Queen-Empress vs Bepin Biswas And Ors. on 26 June, 1884

Calcutta High Court
Queen-Empress vs Bepin Biswas And Ors. on 26 June, 1884
Equivalent citations: (1884) ILR 10 Cal 970
Author: P A Macpherson
Bench: Prinsep, Macpherson


Prinsep and Macpherson, JJ.

1. The six appellants have been convicted of dacoity in a trial held by jury. The evidence against them consisted of the evidence of an approver and of certain witnesses who said that they recognized the appellants at the dacoity. It is also in evidence that some “mals,” part of the stolen property, were found in the house of Dukee Dye, one of the appellants; and two others, Bepin and Kunju, made confessions before the Magistrate which they have since retracted and denied. In laying before the jury the evidence of the witnesses who speak to having recognized the prisoners, the Judge has very properly pointed out that when the offence was reported to the Police, no one was mentioned as having committed the dacoity, which would be extremely unlikely if any of the villagers had recognized any of the dacoits. He has also mentioned the fact that these witnesses admit that they had previously no acquaintance with those they profess to have recognized in the confusion of the dacoity, and that the night was dark. The Judge has summed up this evidence in the following words:

To such identification as this I am unable to attach any weight. It may possibly be explained to some extent by a theory that these witnesses that night saw these persons, carried away a general impression of their appearance, without being certain as to who they were, found on the arrest of the prisoners that they resembled those impressions, and they were in reality men they had known before.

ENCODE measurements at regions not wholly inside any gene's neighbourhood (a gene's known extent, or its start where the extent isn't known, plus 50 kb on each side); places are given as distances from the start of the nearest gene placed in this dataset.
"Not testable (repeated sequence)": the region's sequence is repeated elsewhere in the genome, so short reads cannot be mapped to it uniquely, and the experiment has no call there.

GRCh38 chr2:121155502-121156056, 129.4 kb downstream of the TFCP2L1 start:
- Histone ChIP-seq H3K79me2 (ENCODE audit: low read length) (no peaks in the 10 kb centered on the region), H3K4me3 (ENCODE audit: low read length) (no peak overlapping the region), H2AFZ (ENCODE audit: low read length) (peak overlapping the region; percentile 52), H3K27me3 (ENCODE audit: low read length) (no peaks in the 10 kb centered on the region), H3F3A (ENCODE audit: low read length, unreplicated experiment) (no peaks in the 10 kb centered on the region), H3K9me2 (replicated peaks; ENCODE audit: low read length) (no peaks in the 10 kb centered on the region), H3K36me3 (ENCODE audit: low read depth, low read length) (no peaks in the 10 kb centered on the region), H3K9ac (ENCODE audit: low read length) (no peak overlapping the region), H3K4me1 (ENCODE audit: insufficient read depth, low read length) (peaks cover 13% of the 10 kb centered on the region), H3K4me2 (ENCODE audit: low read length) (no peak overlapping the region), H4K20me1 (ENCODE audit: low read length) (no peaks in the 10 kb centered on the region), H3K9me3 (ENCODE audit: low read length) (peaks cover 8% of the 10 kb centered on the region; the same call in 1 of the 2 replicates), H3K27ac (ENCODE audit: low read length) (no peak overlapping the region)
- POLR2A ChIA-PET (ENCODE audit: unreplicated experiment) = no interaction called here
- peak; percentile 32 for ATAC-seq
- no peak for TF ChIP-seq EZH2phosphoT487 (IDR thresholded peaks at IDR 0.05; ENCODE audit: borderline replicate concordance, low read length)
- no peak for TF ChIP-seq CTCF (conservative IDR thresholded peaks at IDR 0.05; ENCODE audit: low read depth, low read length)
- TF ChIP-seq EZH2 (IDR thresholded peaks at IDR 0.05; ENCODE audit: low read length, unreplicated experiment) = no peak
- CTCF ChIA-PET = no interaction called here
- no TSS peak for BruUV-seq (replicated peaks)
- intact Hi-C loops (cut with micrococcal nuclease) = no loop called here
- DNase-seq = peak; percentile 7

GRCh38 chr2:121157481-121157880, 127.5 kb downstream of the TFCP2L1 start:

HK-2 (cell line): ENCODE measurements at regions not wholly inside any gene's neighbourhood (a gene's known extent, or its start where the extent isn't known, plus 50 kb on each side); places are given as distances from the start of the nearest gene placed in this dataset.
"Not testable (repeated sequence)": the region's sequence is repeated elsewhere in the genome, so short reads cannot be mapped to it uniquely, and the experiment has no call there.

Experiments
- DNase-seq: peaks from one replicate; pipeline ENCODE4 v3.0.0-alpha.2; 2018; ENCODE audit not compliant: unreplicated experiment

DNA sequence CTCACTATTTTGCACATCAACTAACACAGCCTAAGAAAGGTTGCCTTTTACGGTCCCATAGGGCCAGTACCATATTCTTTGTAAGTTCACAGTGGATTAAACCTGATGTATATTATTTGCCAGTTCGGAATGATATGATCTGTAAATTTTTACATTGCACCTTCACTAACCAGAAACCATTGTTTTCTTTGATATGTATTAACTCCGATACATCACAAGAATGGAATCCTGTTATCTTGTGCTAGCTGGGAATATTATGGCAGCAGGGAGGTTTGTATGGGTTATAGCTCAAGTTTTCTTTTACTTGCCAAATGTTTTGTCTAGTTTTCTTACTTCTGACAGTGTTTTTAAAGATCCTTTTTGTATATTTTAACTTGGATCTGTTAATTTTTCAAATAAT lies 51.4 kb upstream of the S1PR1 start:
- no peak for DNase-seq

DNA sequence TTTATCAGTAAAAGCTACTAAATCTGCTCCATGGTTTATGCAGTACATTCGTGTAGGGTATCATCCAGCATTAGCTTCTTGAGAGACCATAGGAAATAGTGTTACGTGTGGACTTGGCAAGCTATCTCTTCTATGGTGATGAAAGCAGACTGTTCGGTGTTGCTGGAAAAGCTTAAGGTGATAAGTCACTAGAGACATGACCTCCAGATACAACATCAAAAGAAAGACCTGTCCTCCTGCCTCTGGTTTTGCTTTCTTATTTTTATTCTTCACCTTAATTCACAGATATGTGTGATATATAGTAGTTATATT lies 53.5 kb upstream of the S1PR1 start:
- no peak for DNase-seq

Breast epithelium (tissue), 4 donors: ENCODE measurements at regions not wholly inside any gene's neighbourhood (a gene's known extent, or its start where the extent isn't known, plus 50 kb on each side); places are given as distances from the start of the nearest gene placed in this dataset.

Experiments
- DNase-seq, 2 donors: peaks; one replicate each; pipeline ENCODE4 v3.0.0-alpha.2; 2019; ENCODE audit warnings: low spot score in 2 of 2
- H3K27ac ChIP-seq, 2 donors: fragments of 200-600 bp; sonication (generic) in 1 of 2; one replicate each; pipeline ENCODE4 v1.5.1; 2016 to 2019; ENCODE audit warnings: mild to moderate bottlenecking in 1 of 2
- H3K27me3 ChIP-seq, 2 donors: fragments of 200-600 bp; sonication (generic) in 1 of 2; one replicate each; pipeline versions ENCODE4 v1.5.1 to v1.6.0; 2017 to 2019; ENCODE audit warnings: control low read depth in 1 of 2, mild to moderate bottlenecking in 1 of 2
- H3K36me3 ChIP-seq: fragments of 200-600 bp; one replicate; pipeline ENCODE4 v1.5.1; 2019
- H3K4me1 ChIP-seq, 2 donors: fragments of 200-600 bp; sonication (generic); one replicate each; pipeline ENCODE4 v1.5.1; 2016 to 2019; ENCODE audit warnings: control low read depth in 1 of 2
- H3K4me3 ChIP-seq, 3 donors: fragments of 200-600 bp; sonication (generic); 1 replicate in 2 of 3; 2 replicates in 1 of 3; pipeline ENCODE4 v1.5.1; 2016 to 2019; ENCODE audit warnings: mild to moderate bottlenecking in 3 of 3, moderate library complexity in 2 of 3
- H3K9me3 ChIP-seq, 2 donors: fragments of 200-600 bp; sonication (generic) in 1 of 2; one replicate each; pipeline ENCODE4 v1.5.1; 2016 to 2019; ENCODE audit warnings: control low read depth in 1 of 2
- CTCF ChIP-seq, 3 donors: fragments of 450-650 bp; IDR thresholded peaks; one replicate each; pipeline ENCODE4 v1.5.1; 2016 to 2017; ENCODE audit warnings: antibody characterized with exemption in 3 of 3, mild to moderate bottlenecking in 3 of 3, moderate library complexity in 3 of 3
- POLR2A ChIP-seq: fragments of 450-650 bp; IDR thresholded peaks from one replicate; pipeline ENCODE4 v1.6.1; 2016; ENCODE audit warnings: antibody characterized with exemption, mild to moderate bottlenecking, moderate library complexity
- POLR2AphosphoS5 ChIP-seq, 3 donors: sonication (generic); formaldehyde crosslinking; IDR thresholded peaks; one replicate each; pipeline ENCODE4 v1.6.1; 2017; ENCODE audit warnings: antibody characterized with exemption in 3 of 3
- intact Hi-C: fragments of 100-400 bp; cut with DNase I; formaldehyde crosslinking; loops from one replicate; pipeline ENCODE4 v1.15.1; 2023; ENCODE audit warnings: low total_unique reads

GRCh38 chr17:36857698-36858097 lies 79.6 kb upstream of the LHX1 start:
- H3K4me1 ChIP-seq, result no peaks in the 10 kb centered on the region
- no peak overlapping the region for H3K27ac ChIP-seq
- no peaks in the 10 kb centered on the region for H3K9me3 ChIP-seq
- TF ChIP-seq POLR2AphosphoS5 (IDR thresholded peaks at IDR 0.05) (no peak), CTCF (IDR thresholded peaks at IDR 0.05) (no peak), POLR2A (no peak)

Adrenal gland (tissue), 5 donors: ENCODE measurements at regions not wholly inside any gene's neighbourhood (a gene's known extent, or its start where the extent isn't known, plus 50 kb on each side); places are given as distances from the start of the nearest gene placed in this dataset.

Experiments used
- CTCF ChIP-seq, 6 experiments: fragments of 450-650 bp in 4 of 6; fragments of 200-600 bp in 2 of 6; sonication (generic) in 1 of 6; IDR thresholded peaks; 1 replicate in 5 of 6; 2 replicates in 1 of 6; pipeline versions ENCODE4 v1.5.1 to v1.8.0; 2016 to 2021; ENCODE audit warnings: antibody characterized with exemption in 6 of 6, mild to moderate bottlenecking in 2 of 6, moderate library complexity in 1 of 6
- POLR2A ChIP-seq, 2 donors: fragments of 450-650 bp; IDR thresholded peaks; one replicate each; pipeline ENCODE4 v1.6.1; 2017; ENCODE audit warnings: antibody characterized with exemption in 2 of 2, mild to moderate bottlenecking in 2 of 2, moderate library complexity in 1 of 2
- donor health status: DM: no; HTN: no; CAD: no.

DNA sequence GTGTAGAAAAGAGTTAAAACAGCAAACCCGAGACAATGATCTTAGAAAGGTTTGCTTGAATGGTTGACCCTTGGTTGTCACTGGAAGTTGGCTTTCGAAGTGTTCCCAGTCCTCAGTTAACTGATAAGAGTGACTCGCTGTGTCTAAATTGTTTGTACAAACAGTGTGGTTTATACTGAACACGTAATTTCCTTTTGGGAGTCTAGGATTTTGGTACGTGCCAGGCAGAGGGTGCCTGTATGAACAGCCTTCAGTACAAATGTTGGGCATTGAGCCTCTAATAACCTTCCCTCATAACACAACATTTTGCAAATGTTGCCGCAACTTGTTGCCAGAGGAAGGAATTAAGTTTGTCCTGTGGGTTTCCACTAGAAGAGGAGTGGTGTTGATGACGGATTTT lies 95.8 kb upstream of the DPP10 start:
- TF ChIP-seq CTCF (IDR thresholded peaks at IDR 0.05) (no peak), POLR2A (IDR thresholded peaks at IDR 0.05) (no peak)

At the same time, it appears to me highly probable that the pursuers did get hold of some idea of the men they were pursuing, and that, it is in no way improbable that the identifications, at least as regards the men not known to them by name before, were made to the best of their ability, and with every wish to be accurate.

2. This was not a correct way of placing the evidence before the jury for their consideration. It was certainly open to the Judge to express his own opinion regarding it, and he did do so when he stated that he was “unable to attach any weight to it.” He should, however, have been careful to add that it was for the jury to form their own opinion on this evidence. Buthis subsequent remarks were, certainly, calculated to place this evidence before the jury in a manner very prejudicial to the prisoners, inasmuch it would tend to make the jury altogether lose sight of the much more important considerations already mentioned, viz., that the night was dark, and that none of the dacoits were named in the early stage of the Police investigation.

3. But the Judge’s charge to the jury is open to much stronger objection in other respects. The evidence of the witnesses who profess to have recognized the appellants is clearly not the principal evidence in the case, on which the Judge himself, and, as far as we can determine from the character of the charge to the jury, the jury must have relied, with the exception of that relating to the finding of the “muls” in the house of Dukee Dye; that evidence consists of the evidence of an approver, and we have also the two statements or confessions made by Bepin and Kunju before the Magistrate. The Judge has thus directed the jury in this respect: “It is not illegal for you to convict on the unsupported testimony of an accomplice if you fully believe it.”